Nathan Shearer


Data recovery is something that always tends to come up. Having backups is very important, but what if the backups have also failed? Then we are stuck with recovering what we can from the failed media. The first step is almost always: stop using the disk. Do not write anything to it, do not check the disk or filesystem for errors, just stop using it. We do not want to damage the disk further. If the disk works, but then stops working then we might be able to recover some data. If the disk does detect at all in a linux environment, then your next step is to contact a forensic data recovery service provider and have them attempt to perform a lower level physical recovery.

Imaging the Disk(s)

I've used ddrescue many times before, and it is a wonderful tool. It reads every block off of a failing drive, keeping a log of the bad sectors. It can run multiple passes and avoid the bad sectors which is useful if the disk needs to be powercycled. The procedure to create an image of the failing disk is fairly simple:

Connect the disk to a linux computer that can read it. I prefer to to use USB drive docks since I can power cycle the drive without impacting the computer.
Change to a directory with enough space to store the entire disk image. I prefer to have at least double the size of the disk as free space.
  # cd /mnt/recovery
Assuming the disk is /dev/sdb you can now run the first pass of ddrescue:
  # ddrescue /dev/sdb failed-drive.bin failed-drive.log
If/when ddrescue reads a bad sector, sometimes the device will 'disappear'. If that happens, power cycle the drive and run the exact same command again:
  # ddrescue /dev/sdb failed-drive.bin failed-drive.log
Repeate the procedure until ddrescue stops recovering data and says it is "finished"
Optionally, you can now "retrim" the failed blocks. This causes ddrescue to rescan the failed blocks in an attempt to salvage more data:
  # ddrescue --retrim /dev/sdb failed-drive.bin failed-drive.log
Again, rerun the command without --retrim until ddrescue says it is finished:
  # ddrescue /dev/sdb failed-drive.bin failed-drive.log
You can retrim repeatedly if more data is recovered until you are satisfied everything has been salvaged off of the drive

Accessing the Partitions

Now that you have an image of your drive(s), you can now mount the image and copy data from the image. I prefer to mount the image read-only and only modify snapshots of the image if I need to.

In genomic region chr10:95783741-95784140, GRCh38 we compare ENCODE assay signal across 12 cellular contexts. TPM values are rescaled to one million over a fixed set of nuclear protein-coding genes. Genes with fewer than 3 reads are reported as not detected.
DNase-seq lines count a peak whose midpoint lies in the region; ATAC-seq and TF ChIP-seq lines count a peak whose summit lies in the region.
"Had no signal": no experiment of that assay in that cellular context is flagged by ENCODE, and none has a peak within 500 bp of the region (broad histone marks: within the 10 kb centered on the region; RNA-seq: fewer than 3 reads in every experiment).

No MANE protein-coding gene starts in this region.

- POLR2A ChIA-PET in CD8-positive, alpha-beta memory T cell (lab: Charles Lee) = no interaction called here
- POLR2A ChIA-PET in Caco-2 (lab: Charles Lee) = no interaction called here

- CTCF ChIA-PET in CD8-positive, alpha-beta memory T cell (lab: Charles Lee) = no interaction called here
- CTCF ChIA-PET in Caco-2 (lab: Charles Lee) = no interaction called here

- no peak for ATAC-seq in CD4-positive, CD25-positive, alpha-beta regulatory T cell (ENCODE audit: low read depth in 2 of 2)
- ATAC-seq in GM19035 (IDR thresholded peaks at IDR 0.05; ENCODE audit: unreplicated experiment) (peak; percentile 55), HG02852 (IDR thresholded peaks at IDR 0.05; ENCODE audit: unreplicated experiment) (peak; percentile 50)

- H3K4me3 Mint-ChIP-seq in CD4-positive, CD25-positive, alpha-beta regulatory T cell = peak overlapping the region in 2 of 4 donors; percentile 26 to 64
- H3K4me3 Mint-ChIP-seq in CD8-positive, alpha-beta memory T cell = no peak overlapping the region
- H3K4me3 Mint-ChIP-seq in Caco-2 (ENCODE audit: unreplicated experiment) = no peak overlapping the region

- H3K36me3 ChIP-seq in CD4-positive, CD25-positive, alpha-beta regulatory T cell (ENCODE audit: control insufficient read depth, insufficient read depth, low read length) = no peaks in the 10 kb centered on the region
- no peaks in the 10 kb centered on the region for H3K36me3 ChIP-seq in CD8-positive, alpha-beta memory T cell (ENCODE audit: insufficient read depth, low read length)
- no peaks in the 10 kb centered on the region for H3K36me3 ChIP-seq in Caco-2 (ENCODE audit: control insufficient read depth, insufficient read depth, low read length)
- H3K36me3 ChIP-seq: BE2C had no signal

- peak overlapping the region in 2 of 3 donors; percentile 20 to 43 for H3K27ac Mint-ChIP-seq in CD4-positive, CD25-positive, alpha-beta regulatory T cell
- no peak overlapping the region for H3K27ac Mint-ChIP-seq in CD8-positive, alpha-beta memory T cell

Print out the partition table of the image:
  # parted failed-drive.bin unit b print
  Model:  (file)
  Disk /root/failed-drive.bin: 2000398934016B
  Sector size (logical/physical): 512B/512B
  Partition Table: gpt
  Disk Flags:
  Number  Start        End             Size            File system  Name     Flags
   1      1048576B     1025507327B     1024458752B     ext3         primary
   2      1025507328B  6145703935B     5120196608B                  primary
   3      6145703936B  6146752511B     1048576B                     primary
   4      6146752512B  6147801087B     1048576B                     primary
   5      6147801088B  7172259839B     1024458752B                  primary
   6      7172259840B  1992004259839B  1984832000000B               primary
In my example, there are 6 partitions, so we'll setup 6 loop devices:
  # losetup -o 1048576 --sizelimit 1024458752 -f failed-drive.bin
  # losetup -o 1025507328 --sizelimit 5120196608 -f failed-drive.bin
  # losetup -o 6145703936 --sizelimit 1048576 -f failed-drive.bin
  # losetup -o 6146752512 --sizelimit 1048576 -f failed-drive.bin
  # losetup -o 6147801088 --sizelimit 1024458752 -f failed-drive.bin
  # losetup -o 7172259840 --sizelimit 1984832000000 -f failed-drive.bin
Now you can mount the partitions read-only:
  # mkdir /mnt/temp1
  # mount -o ro /dev/loop0 /mnt/temp1
  # mkdir /mnt/temp2
  # mount -o ro /dev/loop1 /mnt/temp2
And copy any/all data that you can to stable storage:
  # mkdir /root/recovered
  # cp -av /mnt/temp1/* /root/recovered
  # cp -av /mnt/temp2/* /root/recovered

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© 2017 Nathan Shearer